Another Baseless 'Prediction' About War with China
There seems to be a competition going on in Washington to make the most irresponsible and ridiculous predictions about an impending war with China.
The Wall Street Journal editors like it when U.S. military leaders engage in baseless speculation about war with China:
The general’s document won’t be remembered for subtlety. One of his suggestions is that airmen with weapons qualifications start doing target practice with “unrepentant lethality.” Another tells airmen to get their affairs in order. This candor seems to have alarmed higher-ups at the Pentagon, and NBC quoted an unidentified Defense official as saying the general’s “comments are not representative of the department’s view on China.”
But while Gen. Minihan’s words may be blunt, his concern is broadly shared, or ought to be.
Unfortunately, the general’s “concern” is shared by far too many people in important positions. The new Republican chair of the House Foreign Affairs Committee, Michael McCaul, volunteered that he shared the general’s view and said that the odds of war with China are “very high.” This is a ludicrous assessment, and it confirms that McCaul’s judgment can’t be trusted. To the extent that many in Washington and in the military share Gen. Minihan’s assessment of the situation, that is a damning indictment of our political and military leadership.
There seems to be a competition going on in Washington to make the most irresponsible and ridiculous predictions about an impending war with China. In some cases, I suspect that these “predictions” are just being used to get more funding for the military by exaggerating the threat and making it seem extremely urgent. In others, it seems as if some China hawks are trying to will this war into existence so that they can have the direct conflict that they have been seeking sooner rather than later. There are also probably some that have jumped on the bandwagon for partisan reasons so they have something to use as a cudgel against Biden. All of these alarmist warnings have one thing in common: they are untethered from reality.
The rhetoric coming from some government officials over the last couple of years has been wildly irresponsible. Loose talk of an impending attack within the next few years not only misrepresents the likelihood of conflict in the near term, but it also stokes panic and provides an excuse for those that want an even bigger arms race with China. It also helps to drown out the signals coming from Beijing that suggest that the Chinese government may be interested in reducing tensions.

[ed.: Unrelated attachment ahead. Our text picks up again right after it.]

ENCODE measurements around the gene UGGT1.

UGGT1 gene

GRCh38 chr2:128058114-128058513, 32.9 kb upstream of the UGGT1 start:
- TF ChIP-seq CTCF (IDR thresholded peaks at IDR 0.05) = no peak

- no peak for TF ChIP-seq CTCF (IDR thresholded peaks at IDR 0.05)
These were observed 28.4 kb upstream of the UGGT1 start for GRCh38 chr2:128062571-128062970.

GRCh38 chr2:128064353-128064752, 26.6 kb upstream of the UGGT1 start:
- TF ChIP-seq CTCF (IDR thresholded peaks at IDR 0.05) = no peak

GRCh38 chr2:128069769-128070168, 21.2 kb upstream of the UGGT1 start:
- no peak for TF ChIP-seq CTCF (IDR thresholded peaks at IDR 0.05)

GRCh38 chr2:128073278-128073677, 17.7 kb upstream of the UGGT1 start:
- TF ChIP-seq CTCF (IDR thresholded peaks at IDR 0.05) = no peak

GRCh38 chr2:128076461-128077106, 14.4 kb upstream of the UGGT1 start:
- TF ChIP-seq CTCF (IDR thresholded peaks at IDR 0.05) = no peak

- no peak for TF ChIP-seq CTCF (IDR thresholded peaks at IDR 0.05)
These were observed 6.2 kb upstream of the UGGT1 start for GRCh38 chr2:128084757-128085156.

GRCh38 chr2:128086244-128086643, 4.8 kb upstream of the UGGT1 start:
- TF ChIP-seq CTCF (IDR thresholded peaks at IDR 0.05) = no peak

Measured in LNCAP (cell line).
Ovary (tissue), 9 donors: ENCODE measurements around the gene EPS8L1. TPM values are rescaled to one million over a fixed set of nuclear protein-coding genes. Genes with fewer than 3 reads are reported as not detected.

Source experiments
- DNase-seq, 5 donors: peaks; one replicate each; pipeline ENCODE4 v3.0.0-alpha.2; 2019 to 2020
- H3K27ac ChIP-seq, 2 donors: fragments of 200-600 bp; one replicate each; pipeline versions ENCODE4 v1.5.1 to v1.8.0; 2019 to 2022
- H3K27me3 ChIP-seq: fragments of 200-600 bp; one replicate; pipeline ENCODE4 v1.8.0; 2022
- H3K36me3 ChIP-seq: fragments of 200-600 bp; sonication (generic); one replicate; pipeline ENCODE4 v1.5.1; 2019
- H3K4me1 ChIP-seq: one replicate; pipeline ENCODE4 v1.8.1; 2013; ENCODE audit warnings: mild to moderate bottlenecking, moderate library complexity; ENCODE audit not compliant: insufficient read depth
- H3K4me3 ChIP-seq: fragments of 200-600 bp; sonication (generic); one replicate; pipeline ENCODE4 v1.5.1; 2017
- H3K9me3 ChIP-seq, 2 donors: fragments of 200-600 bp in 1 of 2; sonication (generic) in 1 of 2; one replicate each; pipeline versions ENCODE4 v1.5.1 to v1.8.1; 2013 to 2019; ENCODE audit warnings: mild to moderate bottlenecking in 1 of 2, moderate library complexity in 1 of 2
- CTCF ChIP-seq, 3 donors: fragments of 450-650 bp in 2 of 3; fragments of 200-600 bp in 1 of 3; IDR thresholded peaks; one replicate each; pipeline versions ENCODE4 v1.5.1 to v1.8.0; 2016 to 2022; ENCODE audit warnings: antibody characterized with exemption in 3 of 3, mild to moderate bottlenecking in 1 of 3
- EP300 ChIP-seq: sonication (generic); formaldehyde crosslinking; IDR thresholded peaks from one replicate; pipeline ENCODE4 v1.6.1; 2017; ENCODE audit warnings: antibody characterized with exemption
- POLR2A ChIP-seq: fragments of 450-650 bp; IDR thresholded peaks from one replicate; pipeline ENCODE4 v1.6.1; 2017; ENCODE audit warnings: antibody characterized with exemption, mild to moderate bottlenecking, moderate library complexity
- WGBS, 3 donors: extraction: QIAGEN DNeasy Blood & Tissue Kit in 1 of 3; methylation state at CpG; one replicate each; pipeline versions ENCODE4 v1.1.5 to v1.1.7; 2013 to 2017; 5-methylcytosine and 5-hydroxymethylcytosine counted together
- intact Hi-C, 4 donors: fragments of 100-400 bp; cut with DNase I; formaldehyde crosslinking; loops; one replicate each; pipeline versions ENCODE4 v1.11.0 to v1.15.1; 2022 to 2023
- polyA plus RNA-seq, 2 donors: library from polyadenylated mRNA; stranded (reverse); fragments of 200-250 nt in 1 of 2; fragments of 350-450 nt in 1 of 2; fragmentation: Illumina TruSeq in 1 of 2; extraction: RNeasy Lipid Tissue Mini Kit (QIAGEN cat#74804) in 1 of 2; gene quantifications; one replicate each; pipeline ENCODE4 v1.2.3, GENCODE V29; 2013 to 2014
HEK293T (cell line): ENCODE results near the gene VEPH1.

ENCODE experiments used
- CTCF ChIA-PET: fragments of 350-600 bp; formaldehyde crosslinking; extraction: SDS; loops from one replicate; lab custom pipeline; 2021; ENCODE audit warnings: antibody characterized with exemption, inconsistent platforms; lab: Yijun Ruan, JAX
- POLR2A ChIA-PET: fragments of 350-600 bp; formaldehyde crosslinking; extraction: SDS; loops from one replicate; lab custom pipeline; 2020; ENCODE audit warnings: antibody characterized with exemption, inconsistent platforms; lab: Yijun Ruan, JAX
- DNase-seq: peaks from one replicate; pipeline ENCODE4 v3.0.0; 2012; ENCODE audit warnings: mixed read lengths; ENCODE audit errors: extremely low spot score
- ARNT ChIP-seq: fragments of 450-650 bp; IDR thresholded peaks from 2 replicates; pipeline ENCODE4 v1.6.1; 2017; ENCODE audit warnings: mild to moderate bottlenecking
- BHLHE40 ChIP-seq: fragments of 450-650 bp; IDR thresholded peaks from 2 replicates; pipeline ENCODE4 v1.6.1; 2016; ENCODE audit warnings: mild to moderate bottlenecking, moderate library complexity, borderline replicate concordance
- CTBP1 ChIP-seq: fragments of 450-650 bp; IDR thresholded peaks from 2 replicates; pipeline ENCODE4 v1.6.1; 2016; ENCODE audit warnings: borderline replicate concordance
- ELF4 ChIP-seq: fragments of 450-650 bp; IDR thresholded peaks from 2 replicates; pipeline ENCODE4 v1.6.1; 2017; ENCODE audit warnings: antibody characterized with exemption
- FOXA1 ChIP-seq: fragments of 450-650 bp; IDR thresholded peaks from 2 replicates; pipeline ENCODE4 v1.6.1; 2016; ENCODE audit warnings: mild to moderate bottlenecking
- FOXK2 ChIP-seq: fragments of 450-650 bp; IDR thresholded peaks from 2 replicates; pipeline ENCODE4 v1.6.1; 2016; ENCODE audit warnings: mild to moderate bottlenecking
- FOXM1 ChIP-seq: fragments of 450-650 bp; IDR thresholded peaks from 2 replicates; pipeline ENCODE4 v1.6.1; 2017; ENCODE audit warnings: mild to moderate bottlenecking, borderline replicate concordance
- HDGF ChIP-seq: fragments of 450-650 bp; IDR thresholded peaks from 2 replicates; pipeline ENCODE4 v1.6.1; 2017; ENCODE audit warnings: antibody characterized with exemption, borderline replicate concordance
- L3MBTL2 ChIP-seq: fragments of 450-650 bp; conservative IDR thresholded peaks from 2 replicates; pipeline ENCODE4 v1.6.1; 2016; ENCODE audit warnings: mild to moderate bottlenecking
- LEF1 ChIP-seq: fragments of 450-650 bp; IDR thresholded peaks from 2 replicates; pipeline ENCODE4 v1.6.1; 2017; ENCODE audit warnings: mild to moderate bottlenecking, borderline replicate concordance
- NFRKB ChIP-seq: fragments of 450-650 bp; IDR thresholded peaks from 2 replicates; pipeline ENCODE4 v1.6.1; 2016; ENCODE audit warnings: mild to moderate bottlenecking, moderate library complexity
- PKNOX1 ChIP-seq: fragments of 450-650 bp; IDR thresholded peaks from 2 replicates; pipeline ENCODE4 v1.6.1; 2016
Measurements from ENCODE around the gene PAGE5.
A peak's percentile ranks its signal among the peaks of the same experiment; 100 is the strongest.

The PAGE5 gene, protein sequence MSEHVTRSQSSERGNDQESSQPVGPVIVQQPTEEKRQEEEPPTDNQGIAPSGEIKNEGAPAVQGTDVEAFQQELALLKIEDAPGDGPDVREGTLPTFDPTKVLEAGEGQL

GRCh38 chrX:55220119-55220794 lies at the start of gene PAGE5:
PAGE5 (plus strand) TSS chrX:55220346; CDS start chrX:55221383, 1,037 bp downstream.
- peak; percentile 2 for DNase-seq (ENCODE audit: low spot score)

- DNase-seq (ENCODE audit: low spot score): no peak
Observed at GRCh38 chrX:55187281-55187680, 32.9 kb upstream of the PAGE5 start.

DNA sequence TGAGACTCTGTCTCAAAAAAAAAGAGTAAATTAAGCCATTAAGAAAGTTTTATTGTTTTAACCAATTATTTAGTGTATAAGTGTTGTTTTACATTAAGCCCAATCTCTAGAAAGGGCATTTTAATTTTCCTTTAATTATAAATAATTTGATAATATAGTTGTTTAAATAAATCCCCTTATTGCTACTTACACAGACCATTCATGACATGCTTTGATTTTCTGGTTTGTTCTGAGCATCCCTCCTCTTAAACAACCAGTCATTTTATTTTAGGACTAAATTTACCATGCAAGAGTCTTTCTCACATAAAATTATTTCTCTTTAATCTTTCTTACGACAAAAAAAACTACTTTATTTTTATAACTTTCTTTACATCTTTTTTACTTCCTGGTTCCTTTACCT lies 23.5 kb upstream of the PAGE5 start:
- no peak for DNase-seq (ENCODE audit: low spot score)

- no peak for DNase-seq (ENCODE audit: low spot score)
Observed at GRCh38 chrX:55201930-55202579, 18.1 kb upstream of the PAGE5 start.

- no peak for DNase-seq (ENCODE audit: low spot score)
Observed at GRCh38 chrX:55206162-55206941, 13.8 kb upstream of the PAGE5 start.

Gen. Minihan’s bizarre memo is not evidence of “honesty” or “candor,” as the WSJ editors put it. It is an example of what happens when a foreign threat is constantly hyped and blown out of proportion. It is what you get when Americans are exposed to increasingly unhinged propaganda about a potential adversary. Maybe the general genuinely believes what he claims his “gut” is telling him, but if anything that makes it much worse because it shows how warped his perceptions have become.
Great power rivalry usually warps how both sides see each other. There is a tendency in these rivalries to assume the worst about the intentions and capabilities of the rival and to imagine that one’s own side is always “behind” and in need of “catching up” to the other. The adversary is made out to be better organized and able to plan far in advance to achieve its supposedly maximalist ambitions. This has the effect of fueling arms races and producing crises that could have been avoided. Both governments usually overreact to each other and generate new fears on the opposing side, and this continues until they come to blows through proxies or in direct conflict.
The odds of war between the U.S. and China are not “very high” right now, but if U.S. officials keep talking and acting this way they will be making conflict more likely rather than less.
Just subscribed. Thanks for the resource. I'll probably share some of your stuff on Post.news. Keep up the good work.
This is not coincidental.